• ALL of them where active on LinkedIn
  • Some were managing their organization’s YouTube and Flickr accounts.  Last year most of them couldn’t have even spelled Flickr.
  • Journalists are using Twitter to break stories (not a surprise but always interesting to hear)
  • College students have a much higher level of understanding not only about the platforms and technology but only about their importance to the student’s future and vocation.

All very exciting.  But also the beginning of a cautionary tale.  I know I’ve been beating this drum a little.  Make way because the banging is about to get louder.

More than one person on the business side told us stories about how it used to be easy to get fans on Facebook and get folks to comment.  But now after reaching a certain level that feedback has stopped.  The same on Twitter.  They are finding it harder to start and maintain blogs.

In past posts I’ve talked about the need to ramp up cross-promotion across all marketing platforms to kick start your engagement levels.  I’ve also mentioned that it’s time to increase posts to your Facebook wall because of the increase in speed on most people’s personal walls.  If they blink, they will miss your post so frequency, once a nuisance, is now more important.

In addition, Facebook ads are becoming a necessary tools to grow a “like” base.  Again, social isn’t viral anymore.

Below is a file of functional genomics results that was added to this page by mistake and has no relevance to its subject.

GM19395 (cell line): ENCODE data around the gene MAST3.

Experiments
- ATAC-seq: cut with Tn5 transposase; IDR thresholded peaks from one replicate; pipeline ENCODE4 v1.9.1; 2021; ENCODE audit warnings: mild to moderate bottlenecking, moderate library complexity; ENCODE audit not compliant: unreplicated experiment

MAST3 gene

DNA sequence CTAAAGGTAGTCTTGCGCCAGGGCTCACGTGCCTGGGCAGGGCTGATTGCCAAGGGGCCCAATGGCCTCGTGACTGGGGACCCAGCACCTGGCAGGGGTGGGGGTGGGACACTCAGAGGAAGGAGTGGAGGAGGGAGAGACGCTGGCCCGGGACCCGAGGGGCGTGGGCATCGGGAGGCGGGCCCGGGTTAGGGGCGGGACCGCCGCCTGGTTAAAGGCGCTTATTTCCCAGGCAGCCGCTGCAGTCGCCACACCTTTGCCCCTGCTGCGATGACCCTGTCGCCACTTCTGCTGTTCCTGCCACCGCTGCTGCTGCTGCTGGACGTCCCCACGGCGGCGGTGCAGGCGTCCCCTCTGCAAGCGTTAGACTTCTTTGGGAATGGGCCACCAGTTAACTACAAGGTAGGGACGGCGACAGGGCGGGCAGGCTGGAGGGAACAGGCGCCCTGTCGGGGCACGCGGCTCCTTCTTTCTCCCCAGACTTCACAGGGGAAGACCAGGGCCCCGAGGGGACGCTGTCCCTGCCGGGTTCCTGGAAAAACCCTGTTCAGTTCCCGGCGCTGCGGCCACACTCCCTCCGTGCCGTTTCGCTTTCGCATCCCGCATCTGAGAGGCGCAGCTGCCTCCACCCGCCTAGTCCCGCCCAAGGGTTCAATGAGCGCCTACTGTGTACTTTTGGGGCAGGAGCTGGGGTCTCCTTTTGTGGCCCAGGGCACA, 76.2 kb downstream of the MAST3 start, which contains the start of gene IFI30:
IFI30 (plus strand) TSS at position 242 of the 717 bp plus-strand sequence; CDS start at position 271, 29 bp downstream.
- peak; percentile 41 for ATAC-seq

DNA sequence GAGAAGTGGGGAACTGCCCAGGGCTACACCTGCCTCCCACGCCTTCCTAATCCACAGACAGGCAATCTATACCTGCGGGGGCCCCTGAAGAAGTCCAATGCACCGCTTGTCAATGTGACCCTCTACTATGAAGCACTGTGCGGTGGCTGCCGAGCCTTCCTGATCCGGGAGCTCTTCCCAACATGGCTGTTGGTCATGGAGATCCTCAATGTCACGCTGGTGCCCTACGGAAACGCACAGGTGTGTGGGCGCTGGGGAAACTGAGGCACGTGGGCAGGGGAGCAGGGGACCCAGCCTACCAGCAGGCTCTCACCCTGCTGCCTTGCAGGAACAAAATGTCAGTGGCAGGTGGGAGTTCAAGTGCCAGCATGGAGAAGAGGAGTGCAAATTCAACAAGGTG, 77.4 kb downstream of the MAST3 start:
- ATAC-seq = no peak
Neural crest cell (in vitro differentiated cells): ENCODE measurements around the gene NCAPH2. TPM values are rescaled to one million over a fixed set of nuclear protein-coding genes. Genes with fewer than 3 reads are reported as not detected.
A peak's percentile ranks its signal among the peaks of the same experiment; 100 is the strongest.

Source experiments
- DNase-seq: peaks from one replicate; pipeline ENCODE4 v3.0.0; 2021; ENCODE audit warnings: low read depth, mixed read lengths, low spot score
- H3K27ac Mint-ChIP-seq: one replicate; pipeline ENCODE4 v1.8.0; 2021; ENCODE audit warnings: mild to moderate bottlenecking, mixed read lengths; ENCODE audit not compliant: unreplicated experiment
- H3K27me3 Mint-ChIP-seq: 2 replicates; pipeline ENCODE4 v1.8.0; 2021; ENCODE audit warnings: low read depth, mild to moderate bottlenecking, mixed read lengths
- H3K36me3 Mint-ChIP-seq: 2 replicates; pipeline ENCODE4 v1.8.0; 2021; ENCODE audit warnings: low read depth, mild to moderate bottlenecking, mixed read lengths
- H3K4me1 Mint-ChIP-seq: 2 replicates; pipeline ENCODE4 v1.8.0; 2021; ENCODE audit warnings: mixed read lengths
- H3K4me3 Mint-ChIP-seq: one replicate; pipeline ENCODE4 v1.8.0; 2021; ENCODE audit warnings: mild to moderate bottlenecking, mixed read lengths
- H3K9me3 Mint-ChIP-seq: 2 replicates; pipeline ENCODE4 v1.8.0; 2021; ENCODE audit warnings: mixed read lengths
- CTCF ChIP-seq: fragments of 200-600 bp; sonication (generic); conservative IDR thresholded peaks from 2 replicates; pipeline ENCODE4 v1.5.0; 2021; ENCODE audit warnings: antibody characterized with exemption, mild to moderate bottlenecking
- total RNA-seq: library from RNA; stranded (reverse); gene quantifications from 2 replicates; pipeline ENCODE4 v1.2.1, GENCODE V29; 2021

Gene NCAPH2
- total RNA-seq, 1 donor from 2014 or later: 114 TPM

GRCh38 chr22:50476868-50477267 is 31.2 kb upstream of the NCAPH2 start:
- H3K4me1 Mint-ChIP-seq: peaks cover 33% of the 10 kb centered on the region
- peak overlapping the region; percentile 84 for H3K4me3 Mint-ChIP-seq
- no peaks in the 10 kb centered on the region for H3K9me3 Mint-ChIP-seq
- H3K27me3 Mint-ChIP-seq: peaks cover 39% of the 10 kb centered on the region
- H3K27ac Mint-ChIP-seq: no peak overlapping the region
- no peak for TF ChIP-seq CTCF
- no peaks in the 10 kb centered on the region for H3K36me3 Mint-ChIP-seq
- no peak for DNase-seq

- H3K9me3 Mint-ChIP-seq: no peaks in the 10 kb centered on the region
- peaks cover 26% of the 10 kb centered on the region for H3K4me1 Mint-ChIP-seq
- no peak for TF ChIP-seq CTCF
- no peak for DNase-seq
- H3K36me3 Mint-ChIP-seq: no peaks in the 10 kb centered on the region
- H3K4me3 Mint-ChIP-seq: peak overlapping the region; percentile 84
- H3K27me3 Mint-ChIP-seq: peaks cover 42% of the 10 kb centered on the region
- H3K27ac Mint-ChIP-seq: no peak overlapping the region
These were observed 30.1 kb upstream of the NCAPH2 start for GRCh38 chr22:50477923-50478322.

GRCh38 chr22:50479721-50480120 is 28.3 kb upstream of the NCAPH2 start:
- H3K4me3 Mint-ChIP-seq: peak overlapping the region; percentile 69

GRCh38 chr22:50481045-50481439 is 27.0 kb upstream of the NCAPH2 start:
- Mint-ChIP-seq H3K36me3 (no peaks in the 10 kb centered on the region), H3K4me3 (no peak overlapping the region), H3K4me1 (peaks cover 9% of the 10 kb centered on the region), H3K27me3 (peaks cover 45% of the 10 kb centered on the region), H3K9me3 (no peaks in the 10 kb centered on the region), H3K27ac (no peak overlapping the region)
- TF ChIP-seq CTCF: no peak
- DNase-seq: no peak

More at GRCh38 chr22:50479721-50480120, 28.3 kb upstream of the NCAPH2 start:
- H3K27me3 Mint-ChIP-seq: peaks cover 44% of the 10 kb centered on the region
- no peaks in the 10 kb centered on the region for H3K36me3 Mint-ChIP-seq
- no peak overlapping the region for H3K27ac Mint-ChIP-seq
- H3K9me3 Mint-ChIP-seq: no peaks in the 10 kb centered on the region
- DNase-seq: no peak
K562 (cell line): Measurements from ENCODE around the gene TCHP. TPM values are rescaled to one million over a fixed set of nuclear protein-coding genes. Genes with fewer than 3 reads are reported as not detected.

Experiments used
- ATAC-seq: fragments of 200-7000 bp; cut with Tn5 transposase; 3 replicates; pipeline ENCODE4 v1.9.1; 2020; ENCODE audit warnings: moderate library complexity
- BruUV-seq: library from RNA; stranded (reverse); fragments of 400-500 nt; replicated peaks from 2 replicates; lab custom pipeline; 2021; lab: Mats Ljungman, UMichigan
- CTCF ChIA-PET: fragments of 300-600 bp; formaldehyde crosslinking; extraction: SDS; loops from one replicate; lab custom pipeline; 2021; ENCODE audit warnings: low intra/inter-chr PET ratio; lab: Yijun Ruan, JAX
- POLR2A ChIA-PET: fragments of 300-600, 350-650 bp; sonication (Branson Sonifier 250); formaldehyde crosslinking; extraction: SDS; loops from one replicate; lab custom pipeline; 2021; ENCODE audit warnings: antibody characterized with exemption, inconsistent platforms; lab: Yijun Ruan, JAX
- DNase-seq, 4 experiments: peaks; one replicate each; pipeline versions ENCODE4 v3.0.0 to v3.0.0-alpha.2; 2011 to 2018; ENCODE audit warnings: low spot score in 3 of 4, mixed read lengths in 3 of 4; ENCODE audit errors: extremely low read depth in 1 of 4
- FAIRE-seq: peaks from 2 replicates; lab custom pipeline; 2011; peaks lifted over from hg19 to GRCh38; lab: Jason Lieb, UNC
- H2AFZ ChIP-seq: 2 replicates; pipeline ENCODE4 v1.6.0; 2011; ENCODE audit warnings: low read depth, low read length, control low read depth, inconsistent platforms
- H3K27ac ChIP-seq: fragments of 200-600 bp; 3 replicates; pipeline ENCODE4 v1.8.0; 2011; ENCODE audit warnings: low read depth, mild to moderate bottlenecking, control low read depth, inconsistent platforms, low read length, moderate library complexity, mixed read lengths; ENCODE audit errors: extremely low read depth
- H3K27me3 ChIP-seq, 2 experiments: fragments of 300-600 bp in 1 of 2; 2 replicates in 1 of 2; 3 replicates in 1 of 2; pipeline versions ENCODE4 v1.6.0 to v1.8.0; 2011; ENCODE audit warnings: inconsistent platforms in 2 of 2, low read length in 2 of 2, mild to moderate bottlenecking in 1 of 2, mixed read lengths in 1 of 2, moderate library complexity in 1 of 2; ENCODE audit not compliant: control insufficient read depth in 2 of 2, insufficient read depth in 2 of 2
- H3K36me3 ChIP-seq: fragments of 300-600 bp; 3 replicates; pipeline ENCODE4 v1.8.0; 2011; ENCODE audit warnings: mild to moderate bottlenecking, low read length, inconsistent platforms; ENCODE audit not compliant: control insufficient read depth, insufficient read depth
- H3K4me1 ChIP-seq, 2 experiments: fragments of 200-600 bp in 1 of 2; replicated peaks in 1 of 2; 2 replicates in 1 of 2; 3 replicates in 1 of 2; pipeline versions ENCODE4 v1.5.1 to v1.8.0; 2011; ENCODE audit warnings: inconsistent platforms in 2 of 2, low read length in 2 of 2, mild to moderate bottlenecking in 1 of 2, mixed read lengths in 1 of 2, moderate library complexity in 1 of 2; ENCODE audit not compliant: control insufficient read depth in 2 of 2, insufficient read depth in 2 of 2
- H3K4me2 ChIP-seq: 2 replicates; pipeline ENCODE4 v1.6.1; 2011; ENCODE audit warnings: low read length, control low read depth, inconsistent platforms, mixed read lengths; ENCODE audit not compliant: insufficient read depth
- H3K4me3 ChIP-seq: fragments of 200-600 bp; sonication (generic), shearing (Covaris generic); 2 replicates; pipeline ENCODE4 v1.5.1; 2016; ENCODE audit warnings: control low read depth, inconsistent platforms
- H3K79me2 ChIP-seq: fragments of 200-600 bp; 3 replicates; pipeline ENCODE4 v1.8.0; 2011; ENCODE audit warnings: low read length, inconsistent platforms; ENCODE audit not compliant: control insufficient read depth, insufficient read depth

All these platforms, Facebook, FourSquare and Twitter in particular, had better listen closely.

They need to make it easier for all customers, not just the big brands, to create ads that grow fan bases, create landing pages that engage, create identities that break through the clutter.  If they don’t they will lose this increasingly frustrated marketing common man who will then go searching for the next big thing.

They will become TV advertising, only catering to those who can afford it and not reaching an ever-growing number of folks who just decide to fast-forward through it.

It isn’t too late but the time is fast approaching.  It is our job as communications pros to help clients navigate these platforms and help them build communities.  Our job is more exciting this year compared to last, but it also challenging and it will also take more time and resources (money) to break through the increased clutter.  We also need the people behind the platforms to create ways to make it easier for all of us.

Would love your thoughts and comments.

Twitter. Dead.

More than one person has come back to me/Sonali after our PRSA Richmond presentation concerned and surprised about our remarks about the future of Twitter.

The interesting thing they told us is after those remarks they spoke to others who agreed with us.

For those who weren’t there, we pretty much said that Twitter was dead.

I know, pretty dangerous blanket statement, huh?